Drilling inside a mouth

April 2, 2018
Tight quarters calls for low-clearance drilling unit on Golden Gate Bridge

Like many major bridges in the San Francisco Bay area--the San Francisco-Oakland Bay Bridge, the Benicia-Martinez, the Richmond-San Rafael, the San Mateo-Hayward and the Carquinez Strait--the Golden Gate is undergoing a three-phase renovation to meet seismic requirements. In the case of the Golden Gate, that upgrade will allow it to retain its structural integrity through a quake measuring 8.3 on the Richter scale--up more than a full point from existing limits. For Drill Tech Drilling & Shoring Inc., Antioch, Calif., drilling subcontractor to the joint venture general contractor Shimmick-Obayashi, that meant having to deal with low overhead clearances during its retrofit of the south approach--a challenge that was met through the use of a drilling unit made for just such situations.

A return to form

The current phase of the overall retrofit, Phase 2, includes the south viaduct and anchorage housing, Fort Point arch and south pylons. On the south viaduct, foundation footings are being increased in size by about 50%, tied to the existing footing and anchored into bedrock using 136 tiedown anchors with design loads ranging from 308 to 1,970 kips.

After the Loma Prieta quake in 1989, engineers tested a number of foundation systems for seismic retrofit and found that the most effective way to handle a significant quake's effects is to immediately bring a bridge back into its proper position. Without it, traditional structural designs tend to rock upward in a quake and stay in that position. This method was deemed to be far better. In addition, it was discovered that the anchors also serve to act as a dampening agent, thereby providing an additional benefit.

The tiedown anchors consist of a number of 0.6-in.-diam. epoxy-coated 270 ksi steel strands bundled to provide the required load capacity. The tiedowns up to 97 ft deep are grouted into holes drilled into the bedrock. The upper 35 ft of each epoxy-coated strand is sheathed and greased to allow this unbonded portion of the strand to stretch when seismic activity applies loads in excess of the 1,200 kip lock-off load, thereby dampening the pylon foundation's rocking motion.

Drilling in tight spaces

Equally important in the Phase 2 retrofit was the need to enlarge the footings at the abutment and four bent locations to support the temporary bridge supports while the permanent steel bents are replaced under the approach spans. According to Drill Tech Project Manager Ian Stait-Gardener, the location of the CIDH piles for the bent's footings presented the major challenge.

"The Golden Gate Bridge, Highway and Transportation District will invest approximately $400,000 to repair corrosion damage, strengthen and preserve this national landmark by retrofitting the existing steel structures, pylons and footings," he said. "To do this, and maintain the specs that say traffic on the bridge cannot be disrupted, temporary towers are being constructed on the enlarged footings on either side of existing bents. Once the temporary towers are in place supporting the bridge, the original steel bents will be replaced. Seismic isolation bearings located at the top will serve to reduce the transfer of forces during seismic activity."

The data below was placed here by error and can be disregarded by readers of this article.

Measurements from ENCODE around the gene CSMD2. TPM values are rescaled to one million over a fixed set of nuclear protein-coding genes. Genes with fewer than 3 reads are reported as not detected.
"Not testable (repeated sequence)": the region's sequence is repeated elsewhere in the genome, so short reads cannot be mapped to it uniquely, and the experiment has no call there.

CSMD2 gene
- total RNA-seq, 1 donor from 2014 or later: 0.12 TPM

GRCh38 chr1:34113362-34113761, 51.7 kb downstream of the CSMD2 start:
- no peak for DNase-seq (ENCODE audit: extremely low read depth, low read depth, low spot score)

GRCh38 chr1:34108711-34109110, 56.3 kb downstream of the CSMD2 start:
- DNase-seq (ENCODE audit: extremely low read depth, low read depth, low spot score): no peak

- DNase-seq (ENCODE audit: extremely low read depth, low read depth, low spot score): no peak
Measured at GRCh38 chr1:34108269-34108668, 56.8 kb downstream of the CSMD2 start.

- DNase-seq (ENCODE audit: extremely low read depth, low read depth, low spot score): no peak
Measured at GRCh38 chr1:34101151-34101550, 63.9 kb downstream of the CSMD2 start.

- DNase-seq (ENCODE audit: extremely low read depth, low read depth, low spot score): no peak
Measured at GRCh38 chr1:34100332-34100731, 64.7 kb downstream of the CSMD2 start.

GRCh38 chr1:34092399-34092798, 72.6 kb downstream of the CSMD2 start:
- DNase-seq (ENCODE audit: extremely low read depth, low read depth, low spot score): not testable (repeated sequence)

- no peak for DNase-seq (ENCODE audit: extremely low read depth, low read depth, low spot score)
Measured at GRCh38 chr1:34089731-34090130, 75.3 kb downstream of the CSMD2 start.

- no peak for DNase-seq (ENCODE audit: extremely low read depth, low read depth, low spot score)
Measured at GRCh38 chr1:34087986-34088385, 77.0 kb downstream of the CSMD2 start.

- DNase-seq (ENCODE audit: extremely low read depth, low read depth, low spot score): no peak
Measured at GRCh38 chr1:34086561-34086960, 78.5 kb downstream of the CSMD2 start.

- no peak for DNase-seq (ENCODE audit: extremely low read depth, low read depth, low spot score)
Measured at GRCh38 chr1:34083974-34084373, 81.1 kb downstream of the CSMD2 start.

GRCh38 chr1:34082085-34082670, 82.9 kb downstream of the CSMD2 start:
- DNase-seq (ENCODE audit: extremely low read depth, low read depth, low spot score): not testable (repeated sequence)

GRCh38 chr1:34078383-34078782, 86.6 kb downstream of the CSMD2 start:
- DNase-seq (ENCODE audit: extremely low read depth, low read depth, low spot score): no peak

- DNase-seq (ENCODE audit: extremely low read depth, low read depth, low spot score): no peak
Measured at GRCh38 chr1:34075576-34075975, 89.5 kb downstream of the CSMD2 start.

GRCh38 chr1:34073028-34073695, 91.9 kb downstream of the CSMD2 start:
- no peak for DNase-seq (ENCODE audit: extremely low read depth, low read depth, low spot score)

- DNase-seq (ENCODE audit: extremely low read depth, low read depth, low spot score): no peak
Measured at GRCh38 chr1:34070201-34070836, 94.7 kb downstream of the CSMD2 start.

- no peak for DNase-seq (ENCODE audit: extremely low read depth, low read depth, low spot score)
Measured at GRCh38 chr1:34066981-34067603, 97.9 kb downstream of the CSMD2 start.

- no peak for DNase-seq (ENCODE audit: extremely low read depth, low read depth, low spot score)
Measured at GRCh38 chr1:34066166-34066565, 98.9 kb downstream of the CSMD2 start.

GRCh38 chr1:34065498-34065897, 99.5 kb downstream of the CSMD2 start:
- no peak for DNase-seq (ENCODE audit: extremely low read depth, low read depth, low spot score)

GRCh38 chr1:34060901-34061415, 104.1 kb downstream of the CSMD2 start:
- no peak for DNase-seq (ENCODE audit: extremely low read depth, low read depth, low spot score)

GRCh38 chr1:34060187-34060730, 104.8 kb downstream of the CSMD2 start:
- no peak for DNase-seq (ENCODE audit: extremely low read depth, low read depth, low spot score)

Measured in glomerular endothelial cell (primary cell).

At the temporary tower locations CIDH piles were required to transfer the load on the enlarged footings through the backfill of previous excavations to the bedrock. So, in addition to simply enlarging the existing bent's footing, compression piles had to be drilled alongside the existing footings with limited overhead clearance under the bridge.

"The majority of the Golden Gate sits on a substrate of serpentine bedrock," said Drill Tech's Shannon Creson. "However, that layer of fill atop the bedrock prompted the need to drill 44 CIDH piles into the newly-expanded foundations all with a limited amount of overhead room--as little as 24 ft in some areas.

Unique situations, special solutions

The equipment to which Creson specifically refers is a LoDril Model LLMHT "Fat Boy," manufactured by Bay Shore Systems Inc., Rathdrum, Idaho, an excavator-mounted drill that delivers 36,000 ft-lb of torque. Despite an attachment height of 19 ft, the tool is still capable of drilling to depths of up to 80 ft. "There's no denying the drill's low profile allowed us to keep this job on track," he said. "Using this type of drill, mounted on a Hitachi 300 excavator, we were able to average three 24-in.-diam. CIDH piles a day, at depths of 30 to 48 ft. And that included drilling, splicing the cages, placing them and pouring the concrete. "

Creson said another feature of the drill came into play as the project progressed. "Bay Shore recently introduced a Round Auto-Locking Kelly Bar feature for its line of LoDrils and we immediately saw the benefit it could provide us in additional down-crowd pressure at the bridge. With the addition of the round locking kelly bars, I'd say our down pressure was increased from 10,000 lb to about 30,000 lb and, because it is all automatic, there was no need to insert or remove any pins as is often the case with traditional square kelly bars."

Creson said that at the abutment the overhead clearance was reduced to 11 ft. For that section, Drill Tech is using a unit they custom-fabricated for onsite use.

Phase 3 awaits

Construction costs for Phase 2 of the Golden Gate retrofit are estimated to be about $170 million with the total bridge rehab weighing in at about $388 million. While that price tag seems hefty, it pales in comparison to the $2.1 billion estimate for totally rebuilding the famed landmark. Contracts for Phase 3, which will involve work on the suspension span, north anchorage and main towers, have not yet been released for bid.

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